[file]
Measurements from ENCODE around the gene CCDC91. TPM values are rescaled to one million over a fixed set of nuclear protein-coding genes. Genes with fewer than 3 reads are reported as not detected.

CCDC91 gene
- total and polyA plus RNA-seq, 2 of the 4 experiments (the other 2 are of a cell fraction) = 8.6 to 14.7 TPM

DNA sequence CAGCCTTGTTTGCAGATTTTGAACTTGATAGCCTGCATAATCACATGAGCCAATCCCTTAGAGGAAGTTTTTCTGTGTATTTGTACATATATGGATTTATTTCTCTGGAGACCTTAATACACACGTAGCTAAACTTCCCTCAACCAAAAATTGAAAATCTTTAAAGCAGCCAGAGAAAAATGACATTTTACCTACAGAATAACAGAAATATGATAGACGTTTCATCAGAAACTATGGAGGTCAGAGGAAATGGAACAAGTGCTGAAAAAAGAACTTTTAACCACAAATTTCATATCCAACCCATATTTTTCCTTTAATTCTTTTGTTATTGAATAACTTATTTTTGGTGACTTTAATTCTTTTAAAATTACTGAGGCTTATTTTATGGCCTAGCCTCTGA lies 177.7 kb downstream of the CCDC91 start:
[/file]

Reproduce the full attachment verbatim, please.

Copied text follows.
Measurements from ENCODE around the gene CCDC91. TPM values are rescaled to one million over a fixed set of nuclear protein-coding genes. Genes with fewer than 3 reads are reported as not detected.

CCDC91 gene
- total and polyA plus RNA-seq, 2 of the 4 experiments (the other 2 are of a cell fraction) = 8.6 to 14.7 TPM

DNA sequence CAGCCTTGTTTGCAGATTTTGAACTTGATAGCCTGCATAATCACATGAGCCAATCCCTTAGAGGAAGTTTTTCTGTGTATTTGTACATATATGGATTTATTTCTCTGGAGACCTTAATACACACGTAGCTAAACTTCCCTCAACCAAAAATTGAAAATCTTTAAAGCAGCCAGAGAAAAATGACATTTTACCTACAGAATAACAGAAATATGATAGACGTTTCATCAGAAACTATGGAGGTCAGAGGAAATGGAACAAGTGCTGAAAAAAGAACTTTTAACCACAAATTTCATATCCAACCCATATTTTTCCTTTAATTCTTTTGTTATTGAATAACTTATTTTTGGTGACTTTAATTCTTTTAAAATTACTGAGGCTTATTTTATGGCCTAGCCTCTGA lies 177.7 kb downstream of the CCDC91 start: